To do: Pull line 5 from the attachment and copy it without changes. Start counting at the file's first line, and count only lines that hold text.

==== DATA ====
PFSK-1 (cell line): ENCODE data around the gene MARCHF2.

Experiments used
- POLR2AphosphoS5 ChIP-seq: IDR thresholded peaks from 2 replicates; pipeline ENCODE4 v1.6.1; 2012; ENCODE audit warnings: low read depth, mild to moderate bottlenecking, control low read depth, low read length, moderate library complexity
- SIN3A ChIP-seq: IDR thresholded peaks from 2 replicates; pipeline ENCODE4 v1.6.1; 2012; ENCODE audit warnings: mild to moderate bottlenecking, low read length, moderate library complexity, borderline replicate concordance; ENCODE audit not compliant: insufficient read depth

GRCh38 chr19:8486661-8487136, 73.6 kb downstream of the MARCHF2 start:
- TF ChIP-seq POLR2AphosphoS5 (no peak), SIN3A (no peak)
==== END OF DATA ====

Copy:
GRCh38 chr19:8486661-8487136, 73.6 kb downstream of the MARCHF2 start: